Death in Poetry — Then and Now by John Donne (December 2002)

Every student of English poetry has read the metaphysical poet John Donne’s “Death Be Not Proud.” Donne (1573-1631) concludes the poem with the line “Death, thou shalt die,” assuming that his Christian soul will live on after death.

To freethinkers it may seem that Donne is setting up a cardboard villain (Death) that he can easily knock down. He reminds us of a boy walking through a cemetery at midnight trying to ward off his fear, trying to substitute superstition for the facts of nature.

Death Be Not Proud

by John Donne

Death, be not proud, though some have called thee

Mighty and dreadful, for thou are not so;

For those whom thou think’st thou dost overthrow

Die not, poor Death, nor yet canst thou kill me.

From rest and sleep, which but thy pictures be,

Much pleasure; then from thee much more must flow,

And soonest our best men with thee do go,

Rest of their bones and soul’s delivery.

Thou art slave to fate, chance, kings and desperate men,

And dost with poison, war, and sickness dwell;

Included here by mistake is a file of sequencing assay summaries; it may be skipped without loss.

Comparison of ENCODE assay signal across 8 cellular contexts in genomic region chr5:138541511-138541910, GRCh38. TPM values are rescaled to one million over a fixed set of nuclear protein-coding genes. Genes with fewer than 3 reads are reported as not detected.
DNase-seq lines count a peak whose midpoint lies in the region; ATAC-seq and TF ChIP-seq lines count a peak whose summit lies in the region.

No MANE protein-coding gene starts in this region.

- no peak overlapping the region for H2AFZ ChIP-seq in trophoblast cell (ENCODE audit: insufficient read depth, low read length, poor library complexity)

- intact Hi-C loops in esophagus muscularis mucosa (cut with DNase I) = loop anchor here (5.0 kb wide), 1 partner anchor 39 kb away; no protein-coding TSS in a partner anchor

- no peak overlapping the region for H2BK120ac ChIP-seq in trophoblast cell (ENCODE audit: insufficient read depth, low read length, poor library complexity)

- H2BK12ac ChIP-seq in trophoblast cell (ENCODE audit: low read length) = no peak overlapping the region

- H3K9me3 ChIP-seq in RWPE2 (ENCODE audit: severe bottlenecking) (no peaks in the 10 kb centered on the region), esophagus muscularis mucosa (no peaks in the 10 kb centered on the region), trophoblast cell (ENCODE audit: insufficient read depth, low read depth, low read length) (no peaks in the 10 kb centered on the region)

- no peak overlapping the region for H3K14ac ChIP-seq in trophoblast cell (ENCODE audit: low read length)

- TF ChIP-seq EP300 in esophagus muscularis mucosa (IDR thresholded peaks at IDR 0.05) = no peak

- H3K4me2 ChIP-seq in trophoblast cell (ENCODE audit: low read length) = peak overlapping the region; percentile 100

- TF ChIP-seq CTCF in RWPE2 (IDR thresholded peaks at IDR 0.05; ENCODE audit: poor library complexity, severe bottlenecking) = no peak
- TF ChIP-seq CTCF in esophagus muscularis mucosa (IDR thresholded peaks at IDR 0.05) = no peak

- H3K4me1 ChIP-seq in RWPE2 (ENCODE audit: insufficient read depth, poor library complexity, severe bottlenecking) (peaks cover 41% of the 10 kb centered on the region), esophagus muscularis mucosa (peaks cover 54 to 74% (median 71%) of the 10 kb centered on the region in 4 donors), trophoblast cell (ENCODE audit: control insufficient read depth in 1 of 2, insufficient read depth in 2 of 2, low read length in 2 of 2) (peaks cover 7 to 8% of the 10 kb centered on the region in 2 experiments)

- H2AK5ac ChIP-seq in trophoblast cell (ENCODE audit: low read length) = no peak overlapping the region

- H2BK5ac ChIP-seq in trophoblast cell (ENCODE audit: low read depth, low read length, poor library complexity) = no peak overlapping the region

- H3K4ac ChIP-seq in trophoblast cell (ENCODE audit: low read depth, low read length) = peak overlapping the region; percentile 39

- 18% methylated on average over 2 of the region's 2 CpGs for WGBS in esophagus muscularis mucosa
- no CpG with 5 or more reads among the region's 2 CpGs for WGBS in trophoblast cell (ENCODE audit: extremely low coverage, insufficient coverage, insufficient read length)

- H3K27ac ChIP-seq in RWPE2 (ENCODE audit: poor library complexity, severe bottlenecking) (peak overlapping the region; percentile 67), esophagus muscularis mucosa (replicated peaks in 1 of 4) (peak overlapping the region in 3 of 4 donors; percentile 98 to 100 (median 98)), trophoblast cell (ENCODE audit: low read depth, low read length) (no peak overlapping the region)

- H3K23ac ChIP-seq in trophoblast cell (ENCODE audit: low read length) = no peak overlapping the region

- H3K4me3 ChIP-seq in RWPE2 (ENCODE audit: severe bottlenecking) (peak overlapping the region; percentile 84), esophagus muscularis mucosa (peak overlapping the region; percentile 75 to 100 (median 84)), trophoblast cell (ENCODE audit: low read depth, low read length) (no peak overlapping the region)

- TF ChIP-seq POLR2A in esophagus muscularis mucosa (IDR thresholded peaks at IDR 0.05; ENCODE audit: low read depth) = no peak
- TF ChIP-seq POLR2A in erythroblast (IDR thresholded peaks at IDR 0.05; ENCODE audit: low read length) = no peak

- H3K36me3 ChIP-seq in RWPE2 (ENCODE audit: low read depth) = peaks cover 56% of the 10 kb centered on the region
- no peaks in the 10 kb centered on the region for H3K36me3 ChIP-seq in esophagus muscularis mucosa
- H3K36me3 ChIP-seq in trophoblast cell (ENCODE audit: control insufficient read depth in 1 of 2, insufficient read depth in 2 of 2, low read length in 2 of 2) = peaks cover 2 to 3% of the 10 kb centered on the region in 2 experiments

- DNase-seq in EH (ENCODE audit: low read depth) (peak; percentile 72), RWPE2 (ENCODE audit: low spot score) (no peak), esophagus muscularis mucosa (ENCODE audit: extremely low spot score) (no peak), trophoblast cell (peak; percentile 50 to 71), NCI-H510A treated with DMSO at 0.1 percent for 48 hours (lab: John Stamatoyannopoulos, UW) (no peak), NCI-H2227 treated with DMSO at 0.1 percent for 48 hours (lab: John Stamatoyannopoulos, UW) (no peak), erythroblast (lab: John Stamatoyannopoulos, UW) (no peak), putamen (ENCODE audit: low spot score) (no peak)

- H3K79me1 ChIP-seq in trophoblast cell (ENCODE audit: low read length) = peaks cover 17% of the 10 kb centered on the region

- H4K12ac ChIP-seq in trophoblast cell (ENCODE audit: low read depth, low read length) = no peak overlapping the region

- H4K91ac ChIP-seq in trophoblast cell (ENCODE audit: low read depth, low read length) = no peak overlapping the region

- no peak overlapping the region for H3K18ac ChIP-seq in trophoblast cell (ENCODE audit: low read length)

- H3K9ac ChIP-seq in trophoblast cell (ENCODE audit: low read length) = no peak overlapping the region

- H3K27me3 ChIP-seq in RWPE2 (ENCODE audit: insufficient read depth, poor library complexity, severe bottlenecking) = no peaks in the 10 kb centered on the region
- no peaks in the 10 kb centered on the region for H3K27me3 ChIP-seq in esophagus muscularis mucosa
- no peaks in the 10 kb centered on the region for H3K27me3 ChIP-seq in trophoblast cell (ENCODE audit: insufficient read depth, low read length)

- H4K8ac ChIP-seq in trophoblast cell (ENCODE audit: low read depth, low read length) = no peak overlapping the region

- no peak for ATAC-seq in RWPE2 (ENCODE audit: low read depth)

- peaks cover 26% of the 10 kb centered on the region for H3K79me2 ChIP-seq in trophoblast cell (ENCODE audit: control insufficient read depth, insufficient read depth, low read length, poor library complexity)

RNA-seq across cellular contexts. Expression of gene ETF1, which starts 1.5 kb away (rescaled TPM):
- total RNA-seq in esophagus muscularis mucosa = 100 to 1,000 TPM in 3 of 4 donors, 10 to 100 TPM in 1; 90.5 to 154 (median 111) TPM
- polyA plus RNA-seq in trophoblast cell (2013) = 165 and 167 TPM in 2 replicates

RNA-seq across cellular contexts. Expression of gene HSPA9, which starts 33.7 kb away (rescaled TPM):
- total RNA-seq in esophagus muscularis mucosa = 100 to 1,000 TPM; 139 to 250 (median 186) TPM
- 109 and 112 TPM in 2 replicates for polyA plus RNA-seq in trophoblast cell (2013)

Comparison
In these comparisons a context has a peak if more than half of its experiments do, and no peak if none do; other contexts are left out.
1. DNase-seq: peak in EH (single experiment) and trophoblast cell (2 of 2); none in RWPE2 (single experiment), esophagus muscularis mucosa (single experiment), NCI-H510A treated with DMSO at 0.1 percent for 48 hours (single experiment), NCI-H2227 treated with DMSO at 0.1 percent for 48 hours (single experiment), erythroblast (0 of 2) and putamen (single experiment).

And poppy or charms can make us sleep as well

And better than thy stroke; why swell’st thou then?

One short sleep past, we wake eternally,

And death shall be no more; Death, thou shalt die.

If a freethinking contemporary of Donne had been allowed to express his or her views, perhaps the following lines might have been published.

by Tom Schlicht

John hopes his ogre Death to overthrow

(As if death were a phantom not hard fact).

The carcass and the corpse remain intact

Not long. Then longing home to earth they go.

The decomposing crow grows shoots in spring.

Do nature’s cycles need a creed to drive

Them? John’s own coil of clay will not survive

As saint but as snake or other earthsprung thing.

Nor do the dead across the Styx embark

To Hades or Hereafter. Within his mind

He stalks a man of straw but fails to find

His Mother as he whistles in the dark.

Can he not see that life and death are one?

With his conceits I hope to see John done.

Freedom From Religion Foundation